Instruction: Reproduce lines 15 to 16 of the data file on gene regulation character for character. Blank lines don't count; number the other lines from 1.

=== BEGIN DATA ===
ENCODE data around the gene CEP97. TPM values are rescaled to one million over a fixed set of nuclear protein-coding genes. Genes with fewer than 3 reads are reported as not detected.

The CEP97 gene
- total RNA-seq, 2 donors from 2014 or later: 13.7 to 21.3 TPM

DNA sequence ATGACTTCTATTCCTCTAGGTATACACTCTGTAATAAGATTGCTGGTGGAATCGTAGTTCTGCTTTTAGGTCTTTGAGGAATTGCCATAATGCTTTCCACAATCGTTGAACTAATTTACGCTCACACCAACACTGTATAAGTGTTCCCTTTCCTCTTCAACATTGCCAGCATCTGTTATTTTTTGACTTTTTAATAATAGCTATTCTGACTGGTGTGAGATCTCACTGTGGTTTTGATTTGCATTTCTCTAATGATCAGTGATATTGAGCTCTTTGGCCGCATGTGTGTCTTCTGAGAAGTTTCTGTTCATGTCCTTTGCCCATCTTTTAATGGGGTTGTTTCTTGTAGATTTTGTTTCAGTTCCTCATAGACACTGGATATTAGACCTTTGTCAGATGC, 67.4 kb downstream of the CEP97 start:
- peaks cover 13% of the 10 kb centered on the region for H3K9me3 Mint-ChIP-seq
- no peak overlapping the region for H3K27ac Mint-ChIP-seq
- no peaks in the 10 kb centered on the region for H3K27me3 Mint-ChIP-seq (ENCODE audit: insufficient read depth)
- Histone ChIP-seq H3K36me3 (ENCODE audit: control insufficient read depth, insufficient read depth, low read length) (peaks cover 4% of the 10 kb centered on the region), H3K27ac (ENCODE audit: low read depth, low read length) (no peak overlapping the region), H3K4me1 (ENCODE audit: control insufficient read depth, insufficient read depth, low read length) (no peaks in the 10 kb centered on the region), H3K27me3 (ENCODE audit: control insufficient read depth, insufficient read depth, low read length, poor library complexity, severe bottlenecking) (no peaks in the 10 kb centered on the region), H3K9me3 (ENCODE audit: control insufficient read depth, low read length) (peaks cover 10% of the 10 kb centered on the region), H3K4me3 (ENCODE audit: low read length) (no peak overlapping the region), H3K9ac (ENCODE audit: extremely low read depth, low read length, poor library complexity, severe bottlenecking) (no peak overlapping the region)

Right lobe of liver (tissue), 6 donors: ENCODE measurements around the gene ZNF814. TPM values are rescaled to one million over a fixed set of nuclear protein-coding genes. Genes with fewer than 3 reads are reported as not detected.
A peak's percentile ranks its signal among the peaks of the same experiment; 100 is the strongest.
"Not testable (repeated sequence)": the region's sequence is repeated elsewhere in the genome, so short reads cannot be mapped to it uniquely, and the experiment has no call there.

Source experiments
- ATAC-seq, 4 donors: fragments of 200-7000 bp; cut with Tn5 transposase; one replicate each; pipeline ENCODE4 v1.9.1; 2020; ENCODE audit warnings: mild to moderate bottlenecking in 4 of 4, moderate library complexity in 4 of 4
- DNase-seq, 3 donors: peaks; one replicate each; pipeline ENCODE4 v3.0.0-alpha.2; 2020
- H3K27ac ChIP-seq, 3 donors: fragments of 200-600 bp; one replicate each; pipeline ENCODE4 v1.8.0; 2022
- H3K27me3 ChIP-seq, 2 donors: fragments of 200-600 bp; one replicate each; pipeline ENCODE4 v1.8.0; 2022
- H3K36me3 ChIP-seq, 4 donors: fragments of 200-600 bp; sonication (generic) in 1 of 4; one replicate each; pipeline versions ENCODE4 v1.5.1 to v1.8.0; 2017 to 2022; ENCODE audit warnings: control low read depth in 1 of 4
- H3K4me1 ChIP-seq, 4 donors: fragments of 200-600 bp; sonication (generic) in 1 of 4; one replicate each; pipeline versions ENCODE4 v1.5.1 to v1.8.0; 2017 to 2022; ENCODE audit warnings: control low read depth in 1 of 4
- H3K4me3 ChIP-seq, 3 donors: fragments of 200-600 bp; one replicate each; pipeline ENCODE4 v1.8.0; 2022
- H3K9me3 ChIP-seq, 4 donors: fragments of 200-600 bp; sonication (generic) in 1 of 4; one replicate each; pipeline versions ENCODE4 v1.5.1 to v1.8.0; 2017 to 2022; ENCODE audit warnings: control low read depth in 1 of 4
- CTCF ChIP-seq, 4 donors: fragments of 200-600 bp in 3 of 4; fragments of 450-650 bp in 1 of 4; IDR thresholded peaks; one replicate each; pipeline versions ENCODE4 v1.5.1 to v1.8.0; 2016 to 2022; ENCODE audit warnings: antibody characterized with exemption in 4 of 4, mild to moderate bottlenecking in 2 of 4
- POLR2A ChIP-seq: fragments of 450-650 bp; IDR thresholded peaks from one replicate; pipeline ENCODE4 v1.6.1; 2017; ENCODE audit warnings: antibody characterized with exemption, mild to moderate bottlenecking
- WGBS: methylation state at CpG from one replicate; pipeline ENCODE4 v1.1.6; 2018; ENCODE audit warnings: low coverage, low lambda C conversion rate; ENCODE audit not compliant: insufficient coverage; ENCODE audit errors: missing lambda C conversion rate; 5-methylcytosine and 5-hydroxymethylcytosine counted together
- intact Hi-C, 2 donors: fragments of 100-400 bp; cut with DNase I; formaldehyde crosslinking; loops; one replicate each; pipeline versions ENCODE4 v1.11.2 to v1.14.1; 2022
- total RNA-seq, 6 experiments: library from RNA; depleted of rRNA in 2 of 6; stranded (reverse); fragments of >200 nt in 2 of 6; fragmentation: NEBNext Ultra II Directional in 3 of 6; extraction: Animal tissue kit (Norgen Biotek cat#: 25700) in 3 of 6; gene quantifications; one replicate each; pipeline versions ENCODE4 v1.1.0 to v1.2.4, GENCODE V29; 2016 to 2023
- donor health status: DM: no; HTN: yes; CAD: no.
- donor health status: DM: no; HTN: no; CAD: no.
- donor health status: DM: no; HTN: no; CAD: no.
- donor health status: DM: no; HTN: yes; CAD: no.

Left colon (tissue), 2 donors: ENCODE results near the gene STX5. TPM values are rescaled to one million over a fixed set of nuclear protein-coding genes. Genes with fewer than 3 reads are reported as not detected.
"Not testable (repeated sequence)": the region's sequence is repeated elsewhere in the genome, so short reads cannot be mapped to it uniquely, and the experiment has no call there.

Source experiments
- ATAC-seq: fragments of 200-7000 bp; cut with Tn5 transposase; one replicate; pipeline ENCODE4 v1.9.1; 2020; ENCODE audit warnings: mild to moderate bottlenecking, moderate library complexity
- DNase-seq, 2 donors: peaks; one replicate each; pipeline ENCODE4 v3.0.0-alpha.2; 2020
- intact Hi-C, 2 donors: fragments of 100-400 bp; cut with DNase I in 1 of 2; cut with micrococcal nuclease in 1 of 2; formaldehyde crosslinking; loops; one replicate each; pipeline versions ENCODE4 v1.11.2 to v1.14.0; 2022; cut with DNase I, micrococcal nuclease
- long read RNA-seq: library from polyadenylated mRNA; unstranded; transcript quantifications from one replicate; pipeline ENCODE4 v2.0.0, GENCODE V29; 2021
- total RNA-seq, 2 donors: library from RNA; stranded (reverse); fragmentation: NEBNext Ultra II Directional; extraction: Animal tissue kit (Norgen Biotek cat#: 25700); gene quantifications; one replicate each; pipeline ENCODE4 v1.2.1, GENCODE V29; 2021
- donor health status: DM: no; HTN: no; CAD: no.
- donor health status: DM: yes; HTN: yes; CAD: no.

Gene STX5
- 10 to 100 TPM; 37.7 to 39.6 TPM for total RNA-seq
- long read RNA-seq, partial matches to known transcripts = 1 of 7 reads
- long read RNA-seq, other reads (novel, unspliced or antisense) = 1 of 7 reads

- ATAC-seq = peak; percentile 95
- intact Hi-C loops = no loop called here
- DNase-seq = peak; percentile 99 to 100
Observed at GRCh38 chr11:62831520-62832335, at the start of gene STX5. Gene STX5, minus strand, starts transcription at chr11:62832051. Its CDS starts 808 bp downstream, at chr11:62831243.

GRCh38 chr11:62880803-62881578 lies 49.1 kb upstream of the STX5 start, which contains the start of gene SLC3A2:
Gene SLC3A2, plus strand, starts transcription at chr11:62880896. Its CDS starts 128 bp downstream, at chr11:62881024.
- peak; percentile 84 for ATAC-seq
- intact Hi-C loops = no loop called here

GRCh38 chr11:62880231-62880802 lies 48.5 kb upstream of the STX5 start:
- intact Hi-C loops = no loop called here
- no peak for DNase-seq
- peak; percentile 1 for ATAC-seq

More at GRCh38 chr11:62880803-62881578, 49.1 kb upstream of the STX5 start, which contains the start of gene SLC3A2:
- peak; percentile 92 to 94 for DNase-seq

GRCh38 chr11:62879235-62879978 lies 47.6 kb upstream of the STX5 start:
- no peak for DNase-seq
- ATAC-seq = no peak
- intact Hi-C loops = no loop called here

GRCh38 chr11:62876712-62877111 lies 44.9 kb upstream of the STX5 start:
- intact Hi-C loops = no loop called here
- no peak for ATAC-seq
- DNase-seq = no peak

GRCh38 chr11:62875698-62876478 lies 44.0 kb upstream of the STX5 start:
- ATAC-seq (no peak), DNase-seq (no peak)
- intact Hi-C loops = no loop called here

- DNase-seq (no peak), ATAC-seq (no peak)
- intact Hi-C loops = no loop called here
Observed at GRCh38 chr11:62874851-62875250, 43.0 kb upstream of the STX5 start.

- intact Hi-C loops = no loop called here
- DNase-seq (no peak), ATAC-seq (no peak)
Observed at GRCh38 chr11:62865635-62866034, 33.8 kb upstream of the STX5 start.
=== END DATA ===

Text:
- H3K27ac ChIP-seq, 3 donors: fragments of 200-600 bp; one replicate each; pipeline ENCODE4 v1.8.0; 2022
- H3K27me3 ChIP-seq, 2 donors: fragments of 200-600 bp; one replicate each; pipeline ENCODE4 v1.8.0; 2022